Tribunal President Says Work Proceeding; However, Lack of Cooperation by Some States Poses ‘Nearly Insurmountable’ Problems.
For the first time since Nuremberg and Tokyo, international accountability had been brought to bear on individuals charged with violating international law, the President of the International Criminal Tribunal for the Former Yugoslavia, Antonio Cassese, said this morning, as the General Assembly began its review of the Tribunal’s activities during the past year.
The signing of the Dayton Agreement and the cessation of hostilities in the former Yugoslavia had facilitated the Tribunal’s work, Mr. Cassese told the Assembly. Seven indictees were now in detention at The Hague, the first trial was about to finish, and sentencing on another case began today. However, the lack of real cooperation by some States and entities, particularly the Federal Republic of Yugoslavia (Serbia and Montenegro) and the Republika Srpska, posed major problems. For the Tribunal, which lacked enforcement capacities of its own, those problems were nearly insurmountable.
The representative of Bosnia and Herzegovina said that when Bosnians were the victims of ethnic cleansing, torture, rape and genocidal murder, the most powerful countries of the United Nations had rejected intervention, instead offering humanitarian relief and the promise of justice. However, the criminals remained free, exercising power, while the victims were again been offered excuses. How could it be justified that not a single indicted war criminal had been arrested by the 60,000 armed troops of the NATO implementation force?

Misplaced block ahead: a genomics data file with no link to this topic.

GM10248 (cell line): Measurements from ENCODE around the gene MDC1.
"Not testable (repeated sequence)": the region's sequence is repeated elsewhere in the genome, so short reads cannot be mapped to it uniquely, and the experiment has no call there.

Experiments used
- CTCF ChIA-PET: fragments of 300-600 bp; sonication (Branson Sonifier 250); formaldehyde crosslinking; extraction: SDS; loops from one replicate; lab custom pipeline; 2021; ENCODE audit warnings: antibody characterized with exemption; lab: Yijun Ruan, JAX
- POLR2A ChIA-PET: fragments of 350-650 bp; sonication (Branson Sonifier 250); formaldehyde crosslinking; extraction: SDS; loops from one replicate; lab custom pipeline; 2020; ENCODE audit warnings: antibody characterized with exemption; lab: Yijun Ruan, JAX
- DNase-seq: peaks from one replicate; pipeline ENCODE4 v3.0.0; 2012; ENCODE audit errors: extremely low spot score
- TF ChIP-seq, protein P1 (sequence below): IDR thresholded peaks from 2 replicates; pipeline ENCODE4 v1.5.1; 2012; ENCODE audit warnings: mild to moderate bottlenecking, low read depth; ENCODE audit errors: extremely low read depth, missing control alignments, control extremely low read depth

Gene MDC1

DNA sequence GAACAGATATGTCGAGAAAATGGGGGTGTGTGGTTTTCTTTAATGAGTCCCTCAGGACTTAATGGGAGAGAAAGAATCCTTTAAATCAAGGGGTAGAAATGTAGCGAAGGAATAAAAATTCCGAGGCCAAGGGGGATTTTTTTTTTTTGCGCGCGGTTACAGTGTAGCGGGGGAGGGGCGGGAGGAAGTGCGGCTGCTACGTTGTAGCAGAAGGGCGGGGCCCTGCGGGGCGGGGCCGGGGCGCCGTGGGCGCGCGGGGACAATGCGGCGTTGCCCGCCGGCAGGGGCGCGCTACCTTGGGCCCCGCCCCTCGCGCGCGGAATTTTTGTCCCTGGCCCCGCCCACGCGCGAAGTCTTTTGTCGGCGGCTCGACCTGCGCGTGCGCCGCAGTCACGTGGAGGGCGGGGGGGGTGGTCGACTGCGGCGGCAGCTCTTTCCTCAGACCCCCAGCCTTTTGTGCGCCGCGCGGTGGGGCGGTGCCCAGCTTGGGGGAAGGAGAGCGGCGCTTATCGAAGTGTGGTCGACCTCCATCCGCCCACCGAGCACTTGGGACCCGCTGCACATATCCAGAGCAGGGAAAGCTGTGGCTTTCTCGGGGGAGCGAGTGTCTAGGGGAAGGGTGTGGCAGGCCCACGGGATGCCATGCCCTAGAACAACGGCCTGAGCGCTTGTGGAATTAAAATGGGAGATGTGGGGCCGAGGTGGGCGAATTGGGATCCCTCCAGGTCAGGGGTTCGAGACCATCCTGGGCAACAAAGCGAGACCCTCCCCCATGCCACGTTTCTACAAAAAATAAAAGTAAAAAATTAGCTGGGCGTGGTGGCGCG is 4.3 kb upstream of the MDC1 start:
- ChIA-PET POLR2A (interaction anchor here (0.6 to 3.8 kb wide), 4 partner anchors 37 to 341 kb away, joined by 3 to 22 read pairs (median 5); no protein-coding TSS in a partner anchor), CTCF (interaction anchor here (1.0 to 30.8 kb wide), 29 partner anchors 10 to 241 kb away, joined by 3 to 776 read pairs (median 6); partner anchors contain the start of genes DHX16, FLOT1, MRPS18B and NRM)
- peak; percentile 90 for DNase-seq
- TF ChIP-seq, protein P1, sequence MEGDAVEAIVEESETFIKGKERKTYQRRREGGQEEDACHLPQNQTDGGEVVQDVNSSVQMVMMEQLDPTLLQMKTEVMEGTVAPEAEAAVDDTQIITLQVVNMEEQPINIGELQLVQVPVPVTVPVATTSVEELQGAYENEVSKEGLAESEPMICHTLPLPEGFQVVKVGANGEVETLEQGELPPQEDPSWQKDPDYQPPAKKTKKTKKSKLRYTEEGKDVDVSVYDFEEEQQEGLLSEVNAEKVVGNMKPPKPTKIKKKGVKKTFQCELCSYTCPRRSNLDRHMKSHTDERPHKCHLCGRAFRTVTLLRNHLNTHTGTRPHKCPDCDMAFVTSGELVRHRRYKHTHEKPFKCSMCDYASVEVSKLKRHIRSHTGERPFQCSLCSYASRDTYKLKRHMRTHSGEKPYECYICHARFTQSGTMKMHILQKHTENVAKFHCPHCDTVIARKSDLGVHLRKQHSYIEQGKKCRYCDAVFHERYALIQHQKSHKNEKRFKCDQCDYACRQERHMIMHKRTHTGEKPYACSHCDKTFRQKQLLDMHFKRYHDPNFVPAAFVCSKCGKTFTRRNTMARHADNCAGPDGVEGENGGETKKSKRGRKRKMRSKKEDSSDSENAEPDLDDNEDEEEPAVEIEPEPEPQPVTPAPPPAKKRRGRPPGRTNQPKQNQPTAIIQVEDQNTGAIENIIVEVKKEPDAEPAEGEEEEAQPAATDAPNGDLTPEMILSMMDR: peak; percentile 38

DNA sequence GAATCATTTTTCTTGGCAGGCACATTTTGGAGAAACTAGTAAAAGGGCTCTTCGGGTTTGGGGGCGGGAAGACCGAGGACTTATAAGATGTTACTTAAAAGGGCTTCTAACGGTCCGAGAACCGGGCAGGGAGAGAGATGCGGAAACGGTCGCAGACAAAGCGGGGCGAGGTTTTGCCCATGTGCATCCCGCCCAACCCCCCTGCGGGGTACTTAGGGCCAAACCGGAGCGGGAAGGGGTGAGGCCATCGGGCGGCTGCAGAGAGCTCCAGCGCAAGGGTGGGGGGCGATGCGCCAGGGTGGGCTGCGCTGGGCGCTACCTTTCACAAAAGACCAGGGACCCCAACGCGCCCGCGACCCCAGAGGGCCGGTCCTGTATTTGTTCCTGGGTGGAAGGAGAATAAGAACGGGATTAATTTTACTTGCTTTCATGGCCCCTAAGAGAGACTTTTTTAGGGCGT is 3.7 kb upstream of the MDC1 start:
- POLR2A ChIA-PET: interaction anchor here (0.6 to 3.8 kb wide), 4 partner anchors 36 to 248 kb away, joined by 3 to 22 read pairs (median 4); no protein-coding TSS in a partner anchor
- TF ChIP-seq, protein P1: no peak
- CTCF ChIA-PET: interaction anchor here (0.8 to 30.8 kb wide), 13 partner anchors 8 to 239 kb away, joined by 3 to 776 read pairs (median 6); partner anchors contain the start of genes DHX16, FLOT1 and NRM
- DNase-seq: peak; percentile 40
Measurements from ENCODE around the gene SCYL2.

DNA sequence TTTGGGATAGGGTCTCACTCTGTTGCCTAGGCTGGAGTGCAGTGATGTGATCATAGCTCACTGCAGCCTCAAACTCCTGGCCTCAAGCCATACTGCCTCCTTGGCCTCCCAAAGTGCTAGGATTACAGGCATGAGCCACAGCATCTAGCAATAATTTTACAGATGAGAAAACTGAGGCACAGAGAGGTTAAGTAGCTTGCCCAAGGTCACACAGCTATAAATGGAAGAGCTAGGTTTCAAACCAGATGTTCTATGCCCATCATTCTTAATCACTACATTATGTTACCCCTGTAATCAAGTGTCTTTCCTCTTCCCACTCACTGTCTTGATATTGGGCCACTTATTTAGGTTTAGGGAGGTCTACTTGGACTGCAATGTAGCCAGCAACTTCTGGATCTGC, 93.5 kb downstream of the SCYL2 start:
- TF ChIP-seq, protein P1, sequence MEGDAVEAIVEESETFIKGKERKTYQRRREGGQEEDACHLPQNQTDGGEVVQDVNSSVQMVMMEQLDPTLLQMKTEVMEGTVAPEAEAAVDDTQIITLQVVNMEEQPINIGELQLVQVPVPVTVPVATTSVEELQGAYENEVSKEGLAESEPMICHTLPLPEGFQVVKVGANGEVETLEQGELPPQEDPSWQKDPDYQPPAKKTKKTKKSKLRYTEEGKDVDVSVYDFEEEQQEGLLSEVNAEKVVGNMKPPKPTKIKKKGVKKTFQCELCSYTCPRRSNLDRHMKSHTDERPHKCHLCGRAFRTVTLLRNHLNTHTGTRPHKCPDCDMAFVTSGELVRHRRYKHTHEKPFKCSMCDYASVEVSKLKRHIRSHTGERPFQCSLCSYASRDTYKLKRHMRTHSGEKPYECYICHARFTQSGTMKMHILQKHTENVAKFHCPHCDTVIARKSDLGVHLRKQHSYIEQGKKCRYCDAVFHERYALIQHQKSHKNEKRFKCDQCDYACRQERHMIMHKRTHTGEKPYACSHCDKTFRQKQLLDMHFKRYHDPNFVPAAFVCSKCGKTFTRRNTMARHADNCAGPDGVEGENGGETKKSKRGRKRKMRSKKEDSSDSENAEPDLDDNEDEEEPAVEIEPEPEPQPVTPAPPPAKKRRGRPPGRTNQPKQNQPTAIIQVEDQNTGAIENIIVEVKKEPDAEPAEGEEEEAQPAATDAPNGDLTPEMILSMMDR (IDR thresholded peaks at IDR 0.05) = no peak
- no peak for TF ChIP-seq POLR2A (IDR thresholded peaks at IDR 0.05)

He said the answer lay in the words of political and military commanders, who had openly stated that apprehending an internationally indicted war criminal was not worth risking the life of one soldier from Nebraska, Lyon or Manchester. What deal had been made with the devil, the indicted war criminals, so the NATO soldiers would avoid confronting the criminals?
The representative of The former Yugoslav Republic of Macedonia said that all were aware of the difficulties facing the Tribunal, including the lack of cooperation from State authorities and its financial problems. That was the case even though the NATO implementation force cost more in one day than the Tribunal spent in a year. In its effort to maintain peace in the Balkans, the Tribunal’s main task was to demonstrate, through the United Nations, that there was such a thing as “common humanity”.
Statements during that discussion were also made by the representatives of Italy, Austria, Ireland, Malaysia, the Netherlands, Iran, Belgium, Turkey, the United States, Germany and Slovenia.
At the outset of this morning’s meeting, the Assembly paid tribute to the memories of Ahmed Zaki, the late Permanent Representative of the Maldives, and of Paul J.F. Lusaka of Zambia, who had served as President of the Assembly at its thirty-ninth session.
Secretary-General Boutros Boutros-Ghali praised Mr. Zaki for his commitment to his country, which he had served as Prime Minister and Attorney- General. The untimely death of Mr. Zaki, who had represented his country at the United Nations for the majority of the past 15 years, was a great loss to his country and to the international community. The Secretary-General praised Mr. Lusaka as a man of great vision and honour, who was dedicated to the cause of peace and development. During a diplomatic career spanning more that 25 years, Mr. Lusaka had served Zambia with distinction, he said.
Statements in tribute were also made by Razali Ismail (Malaysia), President of the Assembly, and by the representatives of Cameroon (for the African States), Lebanon (for the Asian States), The former Yugoslav Republic of Macedonia (for the Eastern European States), Jamaica (for the Latin American and Caribbean States), Belgium (for the Western European and other States), the United States (as host country), the Maldives, and Zambia.
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